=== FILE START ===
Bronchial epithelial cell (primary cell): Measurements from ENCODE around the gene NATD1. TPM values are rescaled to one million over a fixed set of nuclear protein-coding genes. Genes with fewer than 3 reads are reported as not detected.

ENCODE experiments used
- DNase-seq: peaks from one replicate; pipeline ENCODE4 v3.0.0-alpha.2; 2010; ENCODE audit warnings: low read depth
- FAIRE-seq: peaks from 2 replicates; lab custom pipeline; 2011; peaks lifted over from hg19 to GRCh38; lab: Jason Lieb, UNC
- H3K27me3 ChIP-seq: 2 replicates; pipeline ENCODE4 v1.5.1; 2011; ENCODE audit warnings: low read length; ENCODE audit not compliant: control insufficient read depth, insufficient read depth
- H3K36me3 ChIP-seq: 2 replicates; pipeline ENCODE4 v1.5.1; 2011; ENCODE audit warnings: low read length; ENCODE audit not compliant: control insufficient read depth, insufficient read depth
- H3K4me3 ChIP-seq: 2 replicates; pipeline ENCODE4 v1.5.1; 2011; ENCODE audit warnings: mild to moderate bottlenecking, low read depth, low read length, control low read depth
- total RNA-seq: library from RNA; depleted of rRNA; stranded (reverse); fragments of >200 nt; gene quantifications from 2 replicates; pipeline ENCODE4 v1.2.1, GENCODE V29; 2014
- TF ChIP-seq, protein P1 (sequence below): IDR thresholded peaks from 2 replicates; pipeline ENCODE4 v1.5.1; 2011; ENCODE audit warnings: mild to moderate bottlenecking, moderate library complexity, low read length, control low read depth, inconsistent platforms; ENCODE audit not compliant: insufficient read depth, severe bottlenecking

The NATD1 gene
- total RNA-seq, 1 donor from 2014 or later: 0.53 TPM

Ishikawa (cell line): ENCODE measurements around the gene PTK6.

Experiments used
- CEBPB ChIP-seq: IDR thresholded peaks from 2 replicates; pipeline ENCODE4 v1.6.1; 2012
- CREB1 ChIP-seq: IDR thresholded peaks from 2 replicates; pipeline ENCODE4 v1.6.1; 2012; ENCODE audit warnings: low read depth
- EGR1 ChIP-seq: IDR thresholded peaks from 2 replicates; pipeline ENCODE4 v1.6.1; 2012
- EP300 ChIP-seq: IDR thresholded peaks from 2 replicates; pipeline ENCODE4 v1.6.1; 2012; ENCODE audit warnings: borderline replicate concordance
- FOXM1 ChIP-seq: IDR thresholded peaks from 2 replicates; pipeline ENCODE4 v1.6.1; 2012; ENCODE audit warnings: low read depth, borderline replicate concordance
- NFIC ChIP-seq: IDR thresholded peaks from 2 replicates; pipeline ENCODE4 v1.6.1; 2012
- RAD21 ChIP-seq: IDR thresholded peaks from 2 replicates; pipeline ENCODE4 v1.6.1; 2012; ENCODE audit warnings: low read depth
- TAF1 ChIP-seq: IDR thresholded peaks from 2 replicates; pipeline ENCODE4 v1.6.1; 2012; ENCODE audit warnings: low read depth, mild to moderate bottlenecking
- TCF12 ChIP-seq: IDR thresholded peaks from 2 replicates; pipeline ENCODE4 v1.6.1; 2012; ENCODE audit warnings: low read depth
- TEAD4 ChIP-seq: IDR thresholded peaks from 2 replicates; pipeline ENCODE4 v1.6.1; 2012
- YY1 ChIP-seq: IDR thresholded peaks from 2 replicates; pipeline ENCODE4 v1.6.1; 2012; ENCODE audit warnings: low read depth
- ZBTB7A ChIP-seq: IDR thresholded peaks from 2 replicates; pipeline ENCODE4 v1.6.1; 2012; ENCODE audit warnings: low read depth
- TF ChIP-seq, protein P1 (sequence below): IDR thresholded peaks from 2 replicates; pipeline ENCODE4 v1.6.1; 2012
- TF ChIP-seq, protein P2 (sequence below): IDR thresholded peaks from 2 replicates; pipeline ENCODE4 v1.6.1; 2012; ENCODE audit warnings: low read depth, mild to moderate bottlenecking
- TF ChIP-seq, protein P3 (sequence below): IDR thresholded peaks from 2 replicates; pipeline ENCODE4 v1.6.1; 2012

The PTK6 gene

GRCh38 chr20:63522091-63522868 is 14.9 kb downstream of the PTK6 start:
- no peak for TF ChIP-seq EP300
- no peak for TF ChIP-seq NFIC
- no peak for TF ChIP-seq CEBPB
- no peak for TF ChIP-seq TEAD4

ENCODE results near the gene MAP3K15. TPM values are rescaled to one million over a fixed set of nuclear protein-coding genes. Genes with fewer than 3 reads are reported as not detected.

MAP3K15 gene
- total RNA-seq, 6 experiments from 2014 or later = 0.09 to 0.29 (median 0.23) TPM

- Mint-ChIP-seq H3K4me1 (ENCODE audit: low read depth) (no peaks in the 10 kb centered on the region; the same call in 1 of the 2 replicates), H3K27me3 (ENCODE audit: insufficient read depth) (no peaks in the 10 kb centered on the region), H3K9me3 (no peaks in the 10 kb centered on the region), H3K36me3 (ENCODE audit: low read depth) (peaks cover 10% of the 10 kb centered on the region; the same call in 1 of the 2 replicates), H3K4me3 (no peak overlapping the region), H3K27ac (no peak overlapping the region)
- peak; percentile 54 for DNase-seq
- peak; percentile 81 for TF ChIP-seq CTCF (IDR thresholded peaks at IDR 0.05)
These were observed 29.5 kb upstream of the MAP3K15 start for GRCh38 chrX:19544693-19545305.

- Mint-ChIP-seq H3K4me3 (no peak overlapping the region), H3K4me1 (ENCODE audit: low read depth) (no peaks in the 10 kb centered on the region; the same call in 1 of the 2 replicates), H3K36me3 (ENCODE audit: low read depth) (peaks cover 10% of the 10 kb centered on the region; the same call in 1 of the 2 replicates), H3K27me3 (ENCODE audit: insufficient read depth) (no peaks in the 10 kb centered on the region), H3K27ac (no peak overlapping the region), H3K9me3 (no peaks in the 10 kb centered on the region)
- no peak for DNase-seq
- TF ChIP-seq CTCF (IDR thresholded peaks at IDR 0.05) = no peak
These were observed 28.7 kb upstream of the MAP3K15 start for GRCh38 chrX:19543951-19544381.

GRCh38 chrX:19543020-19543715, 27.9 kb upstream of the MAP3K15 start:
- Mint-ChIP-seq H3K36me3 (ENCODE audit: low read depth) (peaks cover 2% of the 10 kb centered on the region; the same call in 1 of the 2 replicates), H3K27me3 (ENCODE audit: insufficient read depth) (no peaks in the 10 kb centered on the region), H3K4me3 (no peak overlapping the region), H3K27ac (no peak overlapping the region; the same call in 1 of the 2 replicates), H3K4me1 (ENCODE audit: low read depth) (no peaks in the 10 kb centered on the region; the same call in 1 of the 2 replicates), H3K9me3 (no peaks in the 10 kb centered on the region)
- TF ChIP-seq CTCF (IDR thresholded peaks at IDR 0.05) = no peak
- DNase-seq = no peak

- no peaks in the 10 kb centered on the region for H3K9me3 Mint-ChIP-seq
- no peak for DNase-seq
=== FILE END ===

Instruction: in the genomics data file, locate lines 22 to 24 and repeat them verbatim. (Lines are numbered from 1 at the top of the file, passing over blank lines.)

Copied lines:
- TCF12 ChIP-seq: IDR thresholded peaks from 2 replicates; pipeline ENCODE4 v1.6.1; 2012; ENCODE audit warnings: low read depth
- TEAD4 ChIP-seq: IDR thresholded peaks from 2 replicates; pipeline ENCODE4 v1.6.1; 2012
- YY1 ChIP-seq: IDR thresholded peaks from 2 replicates; pipeline ENCODE4 v1.6.1; 2012; ENCODE audit warnings: low read depth